I’m not a crap. I’m not gonna steer you wrong. You know what I’m saying? And it’s for that same reason. Why if I call you and say, hey, I have a job for you. People know that I really have a job or I’m not gonna bug people.

Because you’re authentic and therefore they can, so it all starts with authenticity and being yourself. Wow. It really does. And I spent a heart, I mean, I stick to it, man. Like I really do. And it hasn’t always been easy.

You know, especially for women, we’re told we’re a lot. Really, if a man’s doing the same thing, he’s a go -getter. Right, but I’m just a lot. Okay, cool. Do you want less? Quit telling me I’m a lot while simultaneously asking me to do a lot.

Yeah. You want a lot done, I need to be a lot to get a lot done. Really? Yeah, yeah. That’s funny, I love that. No, that’s, yeah. That’s great. Well, anything else to add on your end? No, I’ve talked your ear off, right?

Like, I just want to say, like, you never know where your journey is going to take you. Risk and opportunity are very synonymous. The Chinese culture, they are synonymous. If you don’t know where to go to get a job, tap into your network.

Trust the people who say that you’re good because they see things in you that you don’t. Yeah. Right? And people are willing to help more than you know. Humans want to help other humans. So ask for help.

And then again, I just, I just authenticity. Just I can’t stress it enough. Like, it’s not always easy, but here’s the beautiful part about being authentic. Any job you do is going to be hard. Jobs are hard.

Otherwise people, companies don’t pay you to do them. It’s hard enough to do your job without stressing out about being perfect and what you think people want from you corporate professional. You can’t do that.

We don’t have time. We don’t have time to manage other humans, unrealistic expectations of who we are. So don’t. Just be excellent, be authentic and it will work out. Yeah. That’s so true. Um, while this has been a lot of fun, I think there’s so, so much insight here.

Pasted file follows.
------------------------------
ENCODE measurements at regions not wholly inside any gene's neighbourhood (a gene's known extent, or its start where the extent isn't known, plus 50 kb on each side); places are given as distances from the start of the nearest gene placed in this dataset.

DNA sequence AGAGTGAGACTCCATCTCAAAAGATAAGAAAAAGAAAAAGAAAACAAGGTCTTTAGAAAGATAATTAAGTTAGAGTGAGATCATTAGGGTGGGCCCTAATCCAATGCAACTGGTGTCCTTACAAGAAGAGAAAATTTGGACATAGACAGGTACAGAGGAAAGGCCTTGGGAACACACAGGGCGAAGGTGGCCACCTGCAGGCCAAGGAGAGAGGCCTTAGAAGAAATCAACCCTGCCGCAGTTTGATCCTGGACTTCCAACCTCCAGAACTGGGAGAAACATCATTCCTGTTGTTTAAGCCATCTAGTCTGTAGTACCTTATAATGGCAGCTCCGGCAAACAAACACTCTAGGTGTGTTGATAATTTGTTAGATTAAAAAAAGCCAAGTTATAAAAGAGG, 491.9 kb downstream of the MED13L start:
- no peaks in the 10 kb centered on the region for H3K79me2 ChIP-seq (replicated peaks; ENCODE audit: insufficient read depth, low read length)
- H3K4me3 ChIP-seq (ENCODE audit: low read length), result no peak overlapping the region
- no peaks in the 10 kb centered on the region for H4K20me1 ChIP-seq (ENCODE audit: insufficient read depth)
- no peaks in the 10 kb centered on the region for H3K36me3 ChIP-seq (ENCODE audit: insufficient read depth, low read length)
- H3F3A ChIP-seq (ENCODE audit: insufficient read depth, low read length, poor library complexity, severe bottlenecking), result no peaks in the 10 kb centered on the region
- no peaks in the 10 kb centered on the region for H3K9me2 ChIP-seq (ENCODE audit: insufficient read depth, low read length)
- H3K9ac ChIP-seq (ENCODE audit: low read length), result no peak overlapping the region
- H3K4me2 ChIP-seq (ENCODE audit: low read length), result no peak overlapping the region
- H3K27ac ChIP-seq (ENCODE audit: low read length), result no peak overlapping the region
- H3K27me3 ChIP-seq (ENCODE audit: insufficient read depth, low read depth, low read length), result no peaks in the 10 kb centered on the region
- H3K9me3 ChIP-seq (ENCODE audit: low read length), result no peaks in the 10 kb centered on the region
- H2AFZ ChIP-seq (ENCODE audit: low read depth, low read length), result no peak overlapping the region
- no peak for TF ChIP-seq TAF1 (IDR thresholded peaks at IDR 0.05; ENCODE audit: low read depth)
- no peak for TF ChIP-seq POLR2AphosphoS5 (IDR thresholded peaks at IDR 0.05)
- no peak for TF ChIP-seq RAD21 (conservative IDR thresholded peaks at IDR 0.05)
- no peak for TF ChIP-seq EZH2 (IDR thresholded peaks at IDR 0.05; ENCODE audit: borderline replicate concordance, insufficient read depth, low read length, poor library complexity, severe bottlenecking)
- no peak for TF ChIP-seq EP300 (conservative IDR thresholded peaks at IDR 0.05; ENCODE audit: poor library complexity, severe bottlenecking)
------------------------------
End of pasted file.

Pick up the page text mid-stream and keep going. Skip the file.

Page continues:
I cannot wait to, you know, share this with everybody. And I think that you have an incredible story and that people will, I think this will touch a lot of people. Honestly, I hope so. I really hope so.

I just, there’s so, there’s more than one way to go about it. It’s not prescriptive like it was when we were younger or I was younger when you were born. It was like, no, it’s just not, there’s not like a formula.

Go to school, go to law school, go to med school, make money, have 2 .2 kids and evolve. It’s just, it’s not that way anymore. It just isn’t. Yeah. Yeah. I couldn’t, could not agree more. Um, well, thank you for, for joining us.

This was, this is great. So anytime. I cannot. Always a pleasure. I enjoy it. Thank you so much. Have a good rest of your day. you

Show Full Transcript

Recommended Videos

Should You Have All of Your Money with One Team or Spread Among Several Advisors?
5 Tips for Retirees- Tip 5- Set After Retirement Goals
10 Tips for Maximizing Your Financial Plan in 2023: Tip 4- Allowable Income for 401k and 403b
Why Index Investing Statistically Provides Better Returns Then Individual Stock Picking
Filing the Corporate Transparency Act (CTA) Report for LLCs: A Step-by-Step Guide
Contributing to 457 Plans